AncientPages.com - On June 20th, 1840, Samuel F.B. Morse (1791 – 1872) received a patent for the single-wire telegraph system. He was a co-developer of the Morse Code and helped to develop the commercial use of telegraphy.
Ancient civilizations of China, Egypt, and Greece used smoke signals or drumbeats to exchange information across long distances.
Samuel F.B. Morse, an American portrait painter and inventor with many diverse interests gave us something much better - the electric telegraph.
He patented three new pumps and studied electricity; the telegraph was his most famous achievement.
Morse devised a telegraphy system in cooperation with his associate and inventor, Alfred Vail. His dot-dash system represented numbers and letters of the English alphabet and allowed for the simple transmission of complex messages across telegraph lines.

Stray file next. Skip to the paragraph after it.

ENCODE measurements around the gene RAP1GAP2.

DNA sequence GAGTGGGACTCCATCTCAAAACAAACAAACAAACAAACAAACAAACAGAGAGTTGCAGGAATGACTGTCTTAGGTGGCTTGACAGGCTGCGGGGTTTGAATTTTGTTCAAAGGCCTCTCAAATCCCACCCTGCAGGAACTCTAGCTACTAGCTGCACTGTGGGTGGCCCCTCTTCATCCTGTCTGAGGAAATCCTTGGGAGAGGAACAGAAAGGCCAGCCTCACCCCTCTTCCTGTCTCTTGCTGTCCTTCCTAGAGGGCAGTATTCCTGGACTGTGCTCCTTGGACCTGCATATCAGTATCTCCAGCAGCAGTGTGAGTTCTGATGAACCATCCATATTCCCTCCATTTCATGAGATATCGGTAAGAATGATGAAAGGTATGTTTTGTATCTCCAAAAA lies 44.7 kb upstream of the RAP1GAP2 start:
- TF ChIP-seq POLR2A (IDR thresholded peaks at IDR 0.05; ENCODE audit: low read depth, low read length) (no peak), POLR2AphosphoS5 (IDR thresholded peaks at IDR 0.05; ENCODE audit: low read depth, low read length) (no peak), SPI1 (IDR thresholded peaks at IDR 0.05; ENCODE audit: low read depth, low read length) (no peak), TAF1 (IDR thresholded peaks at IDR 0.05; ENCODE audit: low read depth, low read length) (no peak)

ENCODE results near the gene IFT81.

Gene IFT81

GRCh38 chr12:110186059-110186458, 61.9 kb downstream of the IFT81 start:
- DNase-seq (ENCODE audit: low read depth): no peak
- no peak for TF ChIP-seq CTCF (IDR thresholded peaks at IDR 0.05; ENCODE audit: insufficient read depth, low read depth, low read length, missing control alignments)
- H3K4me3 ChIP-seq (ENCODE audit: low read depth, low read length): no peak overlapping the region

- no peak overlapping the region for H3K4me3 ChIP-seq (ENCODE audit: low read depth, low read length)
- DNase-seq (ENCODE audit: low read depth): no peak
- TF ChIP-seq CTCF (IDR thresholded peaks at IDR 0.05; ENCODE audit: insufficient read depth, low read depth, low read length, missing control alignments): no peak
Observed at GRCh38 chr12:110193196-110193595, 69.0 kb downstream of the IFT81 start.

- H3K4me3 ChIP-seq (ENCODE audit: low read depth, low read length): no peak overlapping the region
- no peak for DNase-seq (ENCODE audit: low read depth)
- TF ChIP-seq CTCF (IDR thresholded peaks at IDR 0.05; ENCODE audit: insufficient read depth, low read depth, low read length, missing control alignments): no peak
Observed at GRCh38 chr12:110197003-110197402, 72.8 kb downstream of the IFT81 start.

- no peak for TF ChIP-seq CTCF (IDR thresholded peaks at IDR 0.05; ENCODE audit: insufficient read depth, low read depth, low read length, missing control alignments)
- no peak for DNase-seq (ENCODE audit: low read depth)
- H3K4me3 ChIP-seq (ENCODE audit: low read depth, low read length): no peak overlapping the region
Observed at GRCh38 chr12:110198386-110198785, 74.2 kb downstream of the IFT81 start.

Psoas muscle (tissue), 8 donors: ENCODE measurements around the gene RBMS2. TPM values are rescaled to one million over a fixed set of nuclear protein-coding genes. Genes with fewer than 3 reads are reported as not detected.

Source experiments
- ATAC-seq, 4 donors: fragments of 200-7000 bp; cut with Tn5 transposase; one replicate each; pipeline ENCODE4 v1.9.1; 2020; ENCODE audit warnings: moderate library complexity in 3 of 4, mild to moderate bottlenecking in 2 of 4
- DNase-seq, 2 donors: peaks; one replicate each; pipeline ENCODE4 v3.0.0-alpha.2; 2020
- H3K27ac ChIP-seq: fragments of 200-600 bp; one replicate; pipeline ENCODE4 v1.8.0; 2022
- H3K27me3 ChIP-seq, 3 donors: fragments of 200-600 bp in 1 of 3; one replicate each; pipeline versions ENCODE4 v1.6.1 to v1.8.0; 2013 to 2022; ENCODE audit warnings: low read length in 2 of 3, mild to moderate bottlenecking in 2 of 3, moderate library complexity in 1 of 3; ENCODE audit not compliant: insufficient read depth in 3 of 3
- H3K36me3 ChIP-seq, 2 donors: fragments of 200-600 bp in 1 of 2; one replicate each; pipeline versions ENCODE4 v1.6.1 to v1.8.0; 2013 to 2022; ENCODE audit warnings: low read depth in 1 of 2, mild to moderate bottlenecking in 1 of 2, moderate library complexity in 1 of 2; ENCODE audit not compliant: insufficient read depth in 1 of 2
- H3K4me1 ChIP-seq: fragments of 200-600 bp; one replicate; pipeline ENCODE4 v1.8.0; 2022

It was put to practical use in 1844 after he and Vail produced a working electromagnetic telegraph transmitter. Morse sent his first telegraph message, from Washington, D.C., to Baltimore, Maryland. By 1866, a telegraph line had been laid across the Atlantic Ocean from the U.S. to Europe.
The telegraph is not widely used today; it has been replaced by the telephone, fax machine, and Internet.
The telegraph was the important communication technology 100 years ago, just as the Internet is today, with emails, chat, Twitter.
However, the invention of the telegraph will remain a significant part of history for being one of the first forms of long-distance communication.